Strategies For Residential HVAC Contractors To Survive, Thrive During COVID-19 Pandemic
Companies can implement methods to weather the crisis
There’s a favorite Henry Ford quote I’ve been sharing frequently of late. Ford was attributed as saying, “Whether you think you can, or you think you can't – you're right.” My friends in contracting, if there was ever a time to allow that quote to resonate with ourselves, it is now.
As little as a month ago, we routinely talked to our AirTime clients who were experiencing the best first quarters in their businesses—after having record-breaking 2019’s. Then the COVID-19 pandemic befell us all. Those happy calls turned into calls of concern.
I’m not here to tell you that you shouldn’t be concerned. This is quite clearly a health crisis. It is our duty as business owners to keep our employees and our customers as safe and sound as possible by implementing every bit of precaution we can.
As essential businesses, it’s also our duty to keep our business operating for the safety and health of our community, as well as the financial health of our employees. We must adapt to this new work environment. Residential contractors, some words of wisdom we are sharing with our clients:
Stay Informed. News is breaking from all angles quickly. Understand how the latest legislation will impact your business and how you might utilize it to your benefit, especially the provisions of the CARES Act. We created a “COVID-19 Business Response Resource Center” for our clients with over 50 links to original and sourced pieces.
Adapt your service experience. We have clients who are conducting “virtual service calls” where they interact with homeowners minimally. Consider what steps you can take to ease customers’ concerns and then earn their business. We have created a guide for our clients on additional safety measures technicians should take while running service calls.
Value every call. Many of our customers have shared with us that their call volume is down 40-50 percent, yet their sales have remained on target. They believe their technicians are slowing down, ensuring they’re delivering great service, and ultimately earning the trust and business of their customers.
Focus on financing. It still befuddles me the number of contractors who don’t offer financing. The average American doesn’t have $500 for an emergency, and money will likely be tighter moving forward. Please, look into a financing company. We have multiple companies who work with our clients, including second-chance companies.
Train, train, and train some more. If your technicians aren’t running as many calls, don’t send them home without pay. Invest the time and resources into communication and sales training. That’s precisely how our member contractors are keeping sales strong with less calls. We recently rolled out a training video series completely free to members, which role plays precisely how a call should be run in the home. Find resources similar to help your business. It’s not a cost—it’s an investment in a much larger return.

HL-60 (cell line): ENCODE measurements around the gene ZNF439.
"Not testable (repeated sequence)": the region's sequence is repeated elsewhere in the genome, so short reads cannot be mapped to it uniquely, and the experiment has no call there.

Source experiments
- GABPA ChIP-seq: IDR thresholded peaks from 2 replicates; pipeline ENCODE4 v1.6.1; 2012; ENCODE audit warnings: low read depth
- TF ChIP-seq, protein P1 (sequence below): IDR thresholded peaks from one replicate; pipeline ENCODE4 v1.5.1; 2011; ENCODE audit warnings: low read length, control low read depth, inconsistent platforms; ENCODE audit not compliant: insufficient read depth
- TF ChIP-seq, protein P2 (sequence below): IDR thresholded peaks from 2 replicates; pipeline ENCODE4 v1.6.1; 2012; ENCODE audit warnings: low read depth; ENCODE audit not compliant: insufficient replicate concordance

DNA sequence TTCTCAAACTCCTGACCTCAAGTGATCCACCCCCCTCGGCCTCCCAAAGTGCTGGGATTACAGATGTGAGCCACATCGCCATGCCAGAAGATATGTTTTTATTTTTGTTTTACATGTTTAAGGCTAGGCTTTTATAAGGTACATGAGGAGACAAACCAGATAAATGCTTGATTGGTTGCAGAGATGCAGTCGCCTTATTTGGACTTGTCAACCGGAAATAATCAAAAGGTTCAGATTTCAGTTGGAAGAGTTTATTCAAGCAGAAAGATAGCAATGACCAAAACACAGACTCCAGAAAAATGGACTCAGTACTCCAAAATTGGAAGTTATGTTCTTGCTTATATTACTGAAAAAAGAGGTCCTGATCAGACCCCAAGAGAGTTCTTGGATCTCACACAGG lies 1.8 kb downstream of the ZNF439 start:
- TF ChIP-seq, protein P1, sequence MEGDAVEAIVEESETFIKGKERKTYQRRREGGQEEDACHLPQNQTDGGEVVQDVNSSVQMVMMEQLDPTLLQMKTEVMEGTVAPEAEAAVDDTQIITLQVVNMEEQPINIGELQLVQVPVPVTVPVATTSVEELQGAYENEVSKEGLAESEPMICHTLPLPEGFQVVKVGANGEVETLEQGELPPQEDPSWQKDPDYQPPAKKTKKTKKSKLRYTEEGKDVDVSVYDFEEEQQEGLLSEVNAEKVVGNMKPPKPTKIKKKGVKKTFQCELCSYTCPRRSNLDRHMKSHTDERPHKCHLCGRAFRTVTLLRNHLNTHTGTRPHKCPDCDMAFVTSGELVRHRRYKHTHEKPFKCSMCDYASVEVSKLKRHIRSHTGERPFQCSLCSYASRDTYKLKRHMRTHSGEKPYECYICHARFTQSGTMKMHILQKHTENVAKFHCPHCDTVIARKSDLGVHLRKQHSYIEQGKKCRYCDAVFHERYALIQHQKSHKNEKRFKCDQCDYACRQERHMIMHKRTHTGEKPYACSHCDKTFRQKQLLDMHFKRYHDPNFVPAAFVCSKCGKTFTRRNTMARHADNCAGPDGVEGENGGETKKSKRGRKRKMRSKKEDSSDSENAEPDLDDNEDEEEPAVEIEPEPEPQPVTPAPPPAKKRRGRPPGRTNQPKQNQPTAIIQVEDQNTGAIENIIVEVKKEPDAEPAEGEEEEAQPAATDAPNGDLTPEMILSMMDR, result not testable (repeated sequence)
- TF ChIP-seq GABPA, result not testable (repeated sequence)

Don’t stop marketing. The worst thing you can do is to turn off your marketing completely. Many broadcast mediums are looking to make deals, as many other typical advertisers have pulled out completely. This is your time to get the maximum number of ads for your dollar.
These are just a few thoughts to help you through this tumultuous time. Rather than hyperventilating about what could happen to your business, focus on what you can control. Look for ways to lift your business above the others who will choose to shrink away from the challenge.
One of our members in Ohio initially closed following the coronavirus news breaking in the States. They were concerned it would be the end of their multi-generational business. Following some guidance from us, they quickly re-opened. On one of their first appointments, a basic maintenance call, a technician found significant traces of carbon monoxide in a customer’s home. That simple maintenance call, which some would have deemed non-essential, protected the health of that homeowner. And it led to a $9,000 system replacement for our member contractor.
Make no mistake, what we do as HVAC contractors is essential. If they’re not calling you now, your customers will be calling you as soon as temperatures rise. It’s up to you to provide great service, while also keeping them and your people safe.
These next few months likely will not be easy. But Henry Ford guided his company through two World Wars, the Great Depression, and the Spanish Flu. With the right mindset and the ability to adapt, we too will survive and then thrive.
Stay strong, my friends. See you on the other side.